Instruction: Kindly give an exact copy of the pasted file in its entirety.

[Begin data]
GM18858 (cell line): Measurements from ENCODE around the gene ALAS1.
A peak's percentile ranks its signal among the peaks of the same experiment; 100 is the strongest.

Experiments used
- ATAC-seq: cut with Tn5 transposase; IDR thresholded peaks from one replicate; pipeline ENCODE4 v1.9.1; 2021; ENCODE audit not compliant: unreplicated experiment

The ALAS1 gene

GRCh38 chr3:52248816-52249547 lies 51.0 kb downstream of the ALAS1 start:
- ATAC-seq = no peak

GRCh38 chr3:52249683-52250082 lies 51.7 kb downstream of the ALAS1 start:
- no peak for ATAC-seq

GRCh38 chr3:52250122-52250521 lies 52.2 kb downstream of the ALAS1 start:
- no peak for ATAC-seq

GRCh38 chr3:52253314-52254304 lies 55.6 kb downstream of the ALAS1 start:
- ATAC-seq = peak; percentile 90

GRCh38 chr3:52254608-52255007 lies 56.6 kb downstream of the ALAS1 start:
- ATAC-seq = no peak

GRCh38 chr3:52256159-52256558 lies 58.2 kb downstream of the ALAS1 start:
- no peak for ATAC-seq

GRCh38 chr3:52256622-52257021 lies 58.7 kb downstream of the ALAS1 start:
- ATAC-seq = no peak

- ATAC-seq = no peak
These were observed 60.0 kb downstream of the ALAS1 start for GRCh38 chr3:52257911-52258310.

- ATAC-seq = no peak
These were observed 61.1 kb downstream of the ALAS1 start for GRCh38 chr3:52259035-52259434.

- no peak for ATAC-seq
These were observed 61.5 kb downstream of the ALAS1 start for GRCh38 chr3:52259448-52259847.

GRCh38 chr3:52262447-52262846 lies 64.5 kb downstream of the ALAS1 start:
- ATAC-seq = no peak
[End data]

GM18858 (cell line): Measurements from ENCODE around the gene ALAS1.
A peak's percentile ranks its signal among the peaks of the same experiment; 100 is the strongest.

Experiments used
- ATAC-seq: cut with Tn5 transposase; IDR thresholded peaks from one replicate; pipeline ENCODE4 v1.9.1; 2021; ENCODE audit not compliant: unreplicated experiment

The ALAS1 gene

GRCh38 chr3:52248816-52249547 lies 51.0 kb downstream of the ALAS1 start:
- ATAC-seq = no peak

GRCh38 chr3:52249683-52250082 lies 51.7 kb downstream of the ALAS1 start:
- no peak for ATAC-seq

GRCh38 chr3:52250122-52250521 lies 52.2 kb downstream of the ALAS1 start:
- no peak for ATAC-seq

GRCh38 chr3:52253314-52254304 lies 55.6 kb downstream of the ALAS1 start:
- ATAC-seq = peak; percentile 90

GRCh38 chr3:52254608-52255007 lies 56.6 kb downstream of the ALAS1 start:
- ATAC-seq = no peak

GRCh38 chr3:52256159-52256558 lies 58.2 kb downstream of the ALAS1 start:
- no peak for ATAC-seq

GRCh38 chr3:52256622-52257021 lies 58.7 kb downstream of the ALAS1 start:
- ATAC-seq = no peak

- ATAC-seq = no peak
These were observed 60.0 kb downstream of the ALAS1 start for GRCh38 chr3:52257911-52258310.

- ATAC-seq = no peak
These were observed 61.1 kb downstream of the ALAS1 start for GRCh38 chr3:52259035-52259434.

- no peak for ATAC-seq
These were observed 61.5 kb downstream of the ALAS1 start for GRCh38 chr3:52259448-52259847.

GRCh38 chr3:52262447-52262846 lies 64.5 kb downstream of the ALAS1 start:
- ATAC-seq = no peak